Hear me out here…
It may be possible to have ethics and “morality” without God (so say the new atheists, in any case). But from my standpoint, that’s a far cry from a foundation for justice or a real understanding of the good and the evil we experience.
I see it this way: we can have societal expectations and rules, but these have limited authority in any context but the current one, and even then are somewhat questionable. In other words, we may be perfectly justified in dragging someone to court or prison, but we don’t really have a sound argument to call their actions “unjust”, not in a universal sense. The question comes down to a, “Who says?” If both parties think their actions proper and justified, who ultimately determines what is just? A man? Society? The one who can assert authority, either through tongue or sword?
Those who worship God assert that he is the one who makes that determination, thus defining what is truly right and wrong, and providing the background for our grasp of what is “ethical” or moral. Some alternatives are (no claim to exhaustiveness here):
1. A stark naturalism that has to reject any concept of good and evil and justice – or at least a redefinition of these terms in contradiction of the sense we actually use them of human experience. Basically, we are just collections of matter consuming energy. Things we don’t appreciate or enjoy happen, as do things we appreciate and enjoy. But to call any action “unjust” is to give it more meaning than this sort of naturalistic world can support. One might even go so far as to say that our sense of consciousness is really just a false impression, that we are really just collections of material operating under some well-developed control systems. A system is able to not work as a designer wants it to. But if there is no designer, in what sense can we say the “machine” doesn’t work right? It’s operating just as a jumbled collection of material would, right?
2. An understanding of good and evil as some sort of historical-social phenomenon. Right and wrong and justice are the elements of culture that keep a culture functioning. Things that cause cultural shift and change are “wrong,” while things that maintain it are “good.” We are still left with the fact that as changes occur, what people consider good and bad change. Thus there is no sense of justice over time and place. We have no right to call out as evil earlier generations for engaging in war or patriarchy because we have a different perspective.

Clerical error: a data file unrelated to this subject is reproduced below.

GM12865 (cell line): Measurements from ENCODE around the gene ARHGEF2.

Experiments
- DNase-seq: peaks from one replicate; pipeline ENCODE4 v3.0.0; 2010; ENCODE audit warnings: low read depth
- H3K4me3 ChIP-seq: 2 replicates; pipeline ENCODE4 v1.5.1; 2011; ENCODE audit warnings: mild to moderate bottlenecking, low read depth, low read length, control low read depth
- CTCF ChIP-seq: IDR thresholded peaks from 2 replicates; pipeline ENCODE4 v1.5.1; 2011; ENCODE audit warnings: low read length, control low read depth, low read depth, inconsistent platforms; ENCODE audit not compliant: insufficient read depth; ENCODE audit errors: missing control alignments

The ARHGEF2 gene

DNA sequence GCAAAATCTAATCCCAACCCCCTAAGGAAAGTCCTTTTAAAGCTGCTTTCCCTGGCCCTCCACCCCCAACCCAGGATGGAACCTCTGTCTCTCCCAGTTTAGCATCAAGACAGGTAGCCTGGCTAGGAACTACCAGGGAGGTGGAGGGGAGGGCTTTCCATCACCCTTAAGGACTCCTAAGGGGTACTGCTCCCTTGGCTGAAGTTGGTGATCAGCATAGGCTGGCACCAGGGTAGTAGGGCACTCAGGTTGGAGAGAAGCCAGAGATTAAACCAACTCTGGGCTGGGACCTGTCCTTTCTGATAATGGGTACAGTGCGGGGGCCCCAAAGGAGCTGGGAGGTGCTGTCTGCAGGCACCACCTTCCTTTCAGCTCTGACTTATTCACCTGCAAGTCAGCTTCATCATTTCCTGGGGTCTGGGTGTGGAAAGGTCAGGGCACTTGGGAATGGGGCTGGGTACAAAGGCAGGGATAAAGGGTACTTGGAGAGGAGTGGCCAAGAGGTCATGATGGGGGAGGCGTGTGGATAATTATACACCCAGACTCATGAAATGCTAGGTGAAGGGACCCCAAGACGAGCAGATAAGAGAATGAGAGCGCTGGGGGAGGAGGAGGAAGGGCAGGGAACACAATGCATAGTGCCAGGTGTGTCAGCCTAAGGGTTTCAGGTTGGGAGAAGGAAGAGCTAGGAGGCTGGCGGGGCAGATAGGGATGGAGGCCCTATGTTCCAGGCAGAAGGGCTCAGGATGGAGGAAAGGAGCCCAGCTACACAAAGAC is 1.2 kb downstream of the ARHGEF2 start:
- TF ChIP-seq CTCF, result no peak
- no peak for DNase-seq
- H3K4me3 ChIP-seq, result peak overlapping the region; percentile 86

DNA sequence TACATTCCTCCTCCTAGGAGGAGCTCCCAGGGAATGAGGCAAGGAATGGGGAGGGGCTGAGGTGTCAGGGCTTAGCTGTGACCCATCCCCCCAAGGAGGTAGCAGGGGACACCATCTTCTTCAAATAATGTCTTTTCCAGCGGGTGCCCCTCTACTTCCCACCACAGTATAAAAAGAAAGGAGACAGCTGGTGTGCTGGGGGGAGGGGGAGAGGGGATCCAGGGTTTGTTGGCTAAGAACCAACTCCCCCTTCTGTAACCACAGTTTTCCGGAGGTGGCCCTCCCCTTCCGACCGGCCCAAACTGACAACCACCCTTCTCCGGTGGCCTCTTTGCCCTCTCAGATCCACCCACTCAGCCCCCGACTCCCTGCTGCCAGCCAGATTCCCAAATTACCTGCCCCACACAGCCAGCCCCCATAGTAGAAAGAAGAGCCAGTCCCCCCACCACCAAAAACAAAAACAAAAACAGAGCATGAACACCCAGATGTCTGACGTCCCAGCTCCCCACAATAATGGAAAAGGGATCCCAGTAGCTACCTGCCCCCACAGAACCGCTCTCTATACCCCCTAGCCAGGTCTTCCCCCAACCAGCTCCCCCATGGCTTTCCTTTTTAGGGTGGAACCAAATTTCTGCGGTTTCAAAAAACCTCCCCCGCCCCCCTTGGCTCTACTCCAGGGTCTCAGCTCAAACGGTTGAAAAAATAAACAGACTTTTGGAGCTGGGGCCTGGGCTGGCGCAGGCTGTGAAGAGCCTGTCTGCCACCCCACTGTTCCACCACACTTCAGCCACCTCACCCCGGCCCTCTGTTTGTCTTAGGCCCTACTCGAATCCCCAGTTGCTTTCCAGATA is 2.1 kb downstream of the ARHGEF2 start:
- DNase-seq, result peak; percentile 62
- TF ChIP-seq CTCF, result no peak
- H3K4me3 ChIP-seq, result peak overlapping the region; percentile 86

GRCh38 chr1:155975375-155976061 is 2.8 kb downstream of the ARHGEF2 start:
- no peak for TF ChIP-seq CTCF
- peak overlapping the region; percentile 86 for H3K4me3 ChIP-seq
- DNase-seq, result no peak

3. Similar to the previous option, but going in a slightly different direction; an understanding of good and evil as some sort of historical-social phenomenon. Right and wrong and justice are the elements of culture that keep a culture developing in a positive direction. But inherent in this is a problem. What is truly “good” for the system? Is it growth? Economic success, the ability to provide? And provide for what? Yourself? A family? A community? Or is developing going too far? As with the previous option, we are left with: Why should we call changes in patriarchy and civil rights “good”. Maybe future generations will view us as backwards and silly because of our allowance of these and other actions. Maybe we’re not as advanced as we like to think we are. Once again, there is no justice over place and time in this scenario.
Any other thoughts or comments? I know this is not exhaustive, and that I am no expert. I don’t use the right lingo, I’m sure. But I have experienced pain and joy. I have an idea of how things can be either wrong or right, and this not varying just because whims change. Even if that means I am wrong in any of what I do and think. And I believe my actions actually matter, that they do have import in the universe (dare I say it, in God’s creation). All this seems to fit with what Christianity has taught: that God has set the standard; that morality is not something we define and can change when it no longer suits us; that man defining morality apart from God seems quite natural in our current spiritual condition, but that he wants to heal us of that delusion.